Hardiness Zone: 5a
By Linda from Brighton, MI
I've had that problem! With young pepper and tomato plants! Completely gone-or something ate it to a stem only! Could be birds-I've seen robins in my garden-pecking around for worms-ha-maybe? Since my garden is fenced in, cause of my dogs too. I might blame the birds at this point?
To save young tender plants from critters-or whatever, start saving up gallon plastic milk jugs, cut out the bottom-leaving top ok as is. Put a stake at your plants-and slip over the milk jug thru the stake down to the ground. Hey, it protects the plants during heavy rain and storms! It's a little more work- but it'll help until the plants get bigger and stronger! You can remove them-and stack them on a big stake stick! I swear by this method!
Have you checked the plants for tomato hornworms? These large caterpillars (get to the size of your finger!) are very hard to see because they look like a curled tomato leaf. They can strip a plant of leaves in a short time. They'll also eat the fruit.
If you see dark green caterpillar poop under the plant, then look for the caterpillars. Squash any you find, unless they have what looks like grains of rice sticking out of their backs. If they have that, they have larva of a parasitic wasp growing in them and will die soon of natural causes. In that case, just move the caterpillar somewhere far from your tomatoes and let it live long enough to produce more natural predators!
Here's some pics:
http://www.google.com/images?q=toma ... orm&oe=utf-8&rls=org.mozilla:en-US:official&client=firefox-a&um=1&ie=UTF-8&source=univ&ei=AqFPTND5AYL-8Abh-bHJAQ&sa=X&oi=image_result_group&ct=title&resnum=4&ved=0CD0QsAQwAw&biw=1366&bih=575
It's probably deer. At least that's what it was in our case. We've had some luck using Bobbex, a repellent you apply to each plant. It won't keep the deer out of the garden, but they'll decide that your tomato plants are not something they'd like to eat. Follow the directions carefully.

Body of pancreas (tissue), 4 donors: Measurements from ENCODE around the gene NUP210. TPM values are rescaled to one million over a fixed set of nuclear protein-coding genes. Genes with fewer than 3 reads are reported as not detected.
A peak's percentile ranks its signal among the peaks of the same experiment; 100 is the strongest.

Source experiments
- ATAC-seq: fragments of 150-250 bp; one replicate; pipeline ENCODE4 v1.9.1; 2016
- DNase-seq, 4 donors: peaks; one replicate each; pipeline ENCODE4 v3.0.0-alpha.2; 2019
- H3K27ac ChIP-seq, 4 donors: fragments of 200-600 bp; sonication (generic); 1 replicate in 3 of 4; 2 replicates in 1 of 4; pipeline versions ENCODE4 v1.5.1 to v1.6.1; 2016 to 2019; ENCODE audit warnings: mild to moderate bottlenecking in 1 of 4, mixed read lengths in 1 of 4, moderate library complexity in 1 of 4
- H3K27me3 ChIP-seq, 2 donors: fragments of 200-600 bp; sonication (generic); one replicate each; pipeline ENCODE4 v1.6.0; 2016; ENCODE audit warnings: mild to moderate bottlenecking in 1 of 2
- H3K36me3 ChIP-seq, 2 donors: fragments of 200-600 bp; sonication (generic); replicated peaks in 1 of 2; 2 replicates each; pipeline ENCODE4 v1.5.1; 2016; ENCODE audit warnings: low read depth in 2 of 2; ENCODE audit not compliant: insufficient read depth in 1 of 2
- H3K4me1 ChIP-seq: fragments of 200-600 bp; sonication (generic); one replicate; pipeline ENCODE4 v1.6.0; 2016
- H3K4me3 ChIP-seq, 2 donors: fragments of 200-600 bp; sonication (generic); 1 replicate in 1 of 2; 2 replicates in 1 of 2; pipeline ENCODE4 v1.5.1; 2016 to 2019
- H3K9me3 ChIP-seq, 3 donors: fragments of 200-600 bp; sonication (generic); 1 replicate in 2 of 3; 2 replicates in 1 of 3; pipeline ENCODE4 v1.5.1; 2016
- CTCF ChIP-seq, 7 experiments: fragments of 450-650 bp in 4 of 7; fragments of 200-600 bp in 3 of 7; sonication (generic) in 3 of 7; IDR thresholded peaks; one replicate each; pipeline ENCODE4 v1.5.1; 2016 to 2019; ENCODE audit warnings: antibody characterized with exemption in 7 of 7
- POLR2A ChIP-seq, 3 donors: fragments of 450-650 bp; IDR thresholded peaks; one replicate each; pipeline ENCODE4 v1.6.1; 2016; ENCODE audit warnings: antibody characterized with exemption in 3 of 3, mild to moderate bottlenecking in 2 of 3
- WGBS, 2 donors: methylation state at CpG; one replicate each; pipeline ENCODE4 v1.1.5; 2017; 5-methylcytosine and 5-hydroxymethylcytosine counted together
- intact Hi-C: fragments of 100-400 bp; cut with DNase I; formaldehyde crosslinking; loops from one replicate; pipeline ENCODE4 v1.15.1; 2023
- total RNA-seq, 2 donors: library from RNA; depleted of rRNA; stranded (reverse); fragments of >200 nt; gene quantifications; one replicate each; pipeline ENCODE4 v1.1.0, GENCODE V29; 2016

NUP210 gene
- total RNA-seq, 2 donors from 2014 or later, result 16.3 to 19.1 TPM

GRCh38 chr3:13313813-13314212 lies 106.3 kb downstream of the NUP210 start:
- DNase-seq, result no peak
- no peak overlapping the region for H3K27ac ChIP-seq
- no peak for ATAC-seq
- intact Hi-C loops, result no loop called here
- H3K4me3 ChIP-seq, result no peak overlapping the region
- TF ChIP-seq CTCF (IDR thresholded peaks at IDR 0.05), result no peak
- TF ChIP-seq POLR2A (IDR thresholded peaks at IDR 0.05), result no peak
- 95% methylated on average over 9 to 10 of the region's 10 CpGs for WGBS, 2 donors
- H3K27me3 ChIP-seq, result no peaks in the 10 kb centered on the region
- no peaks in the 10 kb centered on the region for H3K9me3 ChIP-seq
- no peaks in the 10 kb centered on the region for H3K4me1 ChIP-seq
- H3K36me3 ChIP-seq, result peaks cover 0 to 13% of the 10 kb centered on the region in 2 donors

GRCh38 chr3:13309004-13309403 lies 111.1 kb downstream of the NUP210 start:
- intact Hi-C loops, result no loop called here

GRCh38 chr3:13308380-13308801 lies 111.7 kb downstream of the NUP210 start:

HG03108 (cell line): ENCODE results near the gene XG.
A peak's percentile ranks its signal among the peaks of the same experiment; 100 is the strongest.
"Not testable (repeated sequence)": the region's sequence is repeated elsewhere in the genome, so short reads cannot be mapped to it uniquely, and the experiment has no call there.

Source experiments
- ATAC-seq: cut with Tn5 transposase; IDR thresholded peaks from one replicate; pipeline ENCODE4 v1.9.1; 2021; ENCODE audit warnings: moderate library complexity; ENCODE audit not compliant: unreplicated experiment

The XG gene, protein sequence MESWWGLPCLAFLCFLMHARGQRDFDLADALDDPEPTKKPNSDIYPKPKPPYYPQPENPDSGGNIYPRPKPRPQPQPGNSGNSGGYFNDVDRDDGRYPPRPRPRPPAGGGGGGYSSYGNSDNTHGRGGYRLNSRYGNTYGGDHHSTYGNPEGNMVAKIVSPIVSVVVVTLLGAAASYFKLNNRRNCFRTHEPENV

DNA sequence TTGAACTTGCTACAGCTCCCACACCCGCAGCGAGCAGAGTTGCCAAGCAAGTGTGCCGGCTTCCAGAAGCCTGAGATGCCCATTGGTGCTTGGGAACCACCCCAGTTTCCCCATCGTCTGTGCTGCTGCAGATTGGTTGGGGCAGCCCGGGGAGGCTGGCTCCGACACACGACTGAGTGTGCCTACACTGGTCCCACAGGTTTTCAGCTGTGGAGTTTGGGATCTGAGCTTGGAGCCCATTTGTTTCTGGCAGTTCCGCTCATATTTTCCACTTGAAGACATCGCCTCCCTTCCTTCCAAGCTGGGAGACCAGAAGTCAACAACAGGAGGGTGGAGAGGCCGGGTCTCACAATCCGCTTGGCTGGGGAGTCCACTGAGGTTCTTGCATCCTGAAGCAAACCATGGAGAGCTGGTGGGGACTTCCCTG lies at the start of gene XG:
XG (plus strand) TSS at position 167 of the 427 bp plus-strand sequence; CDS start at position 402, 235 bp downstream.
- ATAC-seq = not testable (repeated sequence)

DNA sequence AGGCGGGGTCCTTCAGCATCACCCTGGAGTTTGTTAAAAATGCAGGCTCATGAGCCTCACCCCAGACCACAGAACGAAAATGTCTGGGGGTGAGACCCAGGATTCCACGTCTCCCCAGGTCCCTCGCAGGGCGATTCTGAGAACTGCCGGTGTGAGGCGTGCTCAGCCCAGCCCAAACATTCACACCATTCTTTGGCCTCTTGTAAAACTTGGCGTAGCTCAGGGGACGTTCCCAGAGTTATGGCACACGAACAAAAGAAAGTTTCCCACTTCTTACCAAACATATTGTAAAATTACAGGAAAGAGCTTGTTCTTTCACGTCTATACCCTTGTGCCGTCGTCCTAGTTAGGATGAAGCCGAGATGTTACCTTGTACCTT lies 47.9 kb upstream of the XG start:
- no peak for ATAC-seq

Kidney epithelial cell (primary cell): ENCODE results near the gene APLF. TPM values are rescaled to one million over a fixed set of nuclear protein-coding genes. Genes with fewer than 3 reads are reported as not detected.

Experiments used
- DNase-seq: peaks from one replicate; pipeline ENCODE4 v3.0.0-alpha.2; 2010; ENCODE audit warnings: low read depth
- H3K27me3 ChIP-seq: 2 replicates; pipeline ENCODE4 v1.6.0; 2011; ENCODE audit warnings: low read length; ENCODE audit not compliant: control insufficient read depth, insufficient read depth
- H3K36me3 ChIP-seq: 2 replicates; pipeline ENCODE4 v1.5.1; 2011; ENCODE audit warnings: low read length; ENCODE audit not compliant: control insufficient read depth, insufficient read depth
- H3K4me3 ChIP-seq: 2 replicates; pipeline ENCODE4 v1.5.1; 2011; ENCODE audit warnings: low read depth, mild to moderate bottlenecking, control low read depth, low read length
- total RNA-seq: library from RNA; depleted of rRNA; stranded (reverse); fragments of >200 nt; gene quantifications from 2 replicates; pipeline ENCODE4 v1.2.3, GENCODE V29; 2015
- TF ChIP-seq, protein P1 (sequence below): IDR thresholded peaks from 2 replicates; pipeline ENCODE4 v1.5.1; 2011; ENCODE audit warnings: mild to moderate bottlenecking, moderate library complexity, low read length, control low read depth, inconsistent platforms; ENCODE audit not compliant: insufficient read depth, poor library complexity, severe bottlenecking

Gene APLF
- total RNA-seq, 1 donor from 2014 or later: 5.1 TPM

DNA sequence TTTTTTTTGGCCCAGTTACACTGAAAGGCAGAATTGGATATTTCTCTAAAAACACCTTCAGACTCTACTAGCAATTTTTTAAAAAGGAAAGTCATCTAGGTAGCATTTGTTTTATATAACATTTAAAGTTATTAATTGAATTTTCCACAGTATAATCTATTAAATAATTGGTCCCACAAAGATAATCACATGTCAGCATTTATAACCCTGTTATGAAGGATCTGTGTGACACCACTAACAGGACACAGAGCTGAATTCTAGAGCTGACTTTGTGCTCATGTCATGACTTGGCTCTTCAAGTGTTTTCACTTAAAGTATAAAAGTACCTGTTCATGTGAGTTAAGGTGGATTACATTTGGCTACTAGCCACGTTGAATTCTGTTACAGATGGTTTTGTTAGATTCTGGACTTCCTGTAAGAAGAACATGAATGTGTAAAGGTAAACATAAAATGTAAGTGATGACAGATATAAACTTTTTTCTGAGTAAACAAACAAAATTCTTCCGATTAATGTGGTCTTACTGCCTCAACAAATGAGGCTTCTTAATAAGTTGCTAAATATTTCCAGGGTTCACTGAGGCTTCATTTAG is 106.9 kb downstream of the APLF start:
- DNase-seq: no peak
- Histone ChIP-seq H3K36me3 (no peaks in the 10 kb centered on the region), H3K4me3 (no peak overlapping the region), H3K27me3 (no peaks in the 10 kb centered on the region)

I want to plant again but this is getting expensive. Please help!
Hardiness Zone: 4b
Sanddd from Minnesota
It sounds like you have a rabbit, deer, or rodent problem. You'll save yourself some money and a lot of additional frustration if you invest in some kind of physical cages or barriers for your tomato plants. There are a number of other tactics, like pie tins, bags, shiny streamers, etc., but animals tend to become accustomed to these in a hurry. You're better off purchasing a cheap roll of chicken wire and fashion some growing cages for your tomatoes.
If you are already supporting them with hoops, simply wrap the chicken wire around the hoops and secure it with florist's wire or even baggy ties. Push the cage into the soil and secure it in place with stakes or pieces of bent wire. Make sure you cover the tops of the cages with wire too, to prevent them from reaching down and nibbling off the tops of the plants. If possible, make these cages big enough so you can leave the tomato plants covered the entire season. Then as the tomato fruits appear, you won't have to worry about them being targeted by chipmunks or birds.
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Editor's Note: Mothballs can be harmful to pets so make sure your pets don't get them. (05/22/2008)
Other possible animals that may pass through the yard at night may include raccoons, cats, foxes, opossum, skunks, none of which I would suspect to eat the plant itself, and they don't explain the one that was eaten in broad daylight. One other peculiarity I noticed is that only my Roma Tomatoes are being targeted, not my others. Is this the case with you? (05/13/2009)
My garden has a mesh fence and the tomatoes have cages. Some animal is chewing my plants 4 -6 inches up the stem. They don't eat the plant or the stem, just kill it. Any ideas for me? The plants were large and now 3 out of 13 are dead.
Hardiness Zone: 4a
By Karel from Big Lake, MN
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